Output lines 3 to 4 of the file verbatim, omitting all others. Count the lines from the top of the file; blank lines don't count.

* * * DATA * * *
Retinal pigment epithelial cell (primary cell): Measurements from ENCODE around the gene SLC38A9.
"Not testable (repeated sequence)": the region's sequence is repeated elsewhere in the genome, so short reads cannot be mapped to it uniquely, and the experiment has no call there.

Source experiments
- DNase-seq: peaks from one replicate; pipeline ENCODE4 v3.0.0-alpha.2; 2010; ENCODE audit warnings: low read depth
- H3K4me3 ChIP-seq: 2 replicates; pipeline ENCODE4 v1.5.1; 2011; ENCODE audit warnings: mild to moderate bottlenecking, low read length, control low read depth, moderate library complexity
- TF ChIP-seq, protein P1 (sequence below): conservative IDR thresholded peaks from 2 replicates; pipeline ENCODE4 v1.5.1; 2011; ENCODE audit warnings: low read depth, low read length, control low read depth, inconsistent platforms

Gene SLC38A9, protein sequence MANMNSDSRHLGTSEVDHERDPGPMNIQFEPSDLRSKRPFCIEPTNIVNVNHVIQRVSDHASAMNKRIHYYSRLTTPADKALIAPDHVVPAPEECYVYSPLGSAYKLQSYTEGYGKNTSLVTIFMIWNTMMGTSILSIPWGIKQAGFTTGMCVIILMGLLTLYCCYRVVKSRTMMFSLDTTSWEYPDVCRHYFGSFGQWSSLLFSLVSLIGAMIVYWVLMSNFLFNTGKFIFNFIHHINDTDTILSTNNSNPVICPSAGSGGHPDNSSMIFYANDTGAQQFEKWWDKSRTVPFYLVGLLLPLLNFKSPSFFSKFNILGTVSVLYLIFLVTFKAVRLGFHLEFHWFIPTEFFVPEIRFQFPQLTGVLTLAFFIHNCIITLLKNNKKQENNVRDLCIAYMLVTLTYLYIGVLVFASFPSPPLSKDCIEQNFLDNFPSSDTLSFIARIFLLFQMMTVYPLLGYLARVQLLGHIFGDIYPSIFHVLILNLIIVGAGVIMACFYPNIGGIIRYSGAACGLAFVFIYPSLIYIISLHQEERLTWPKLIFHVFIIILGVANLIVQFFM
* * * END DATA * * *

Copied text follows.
Source experiments
- DNase-seq: peaks from one replicate; pipeline ENCODE4 v3.0.0-alpha.2; 2010; ENCODE audit warnings: low read depth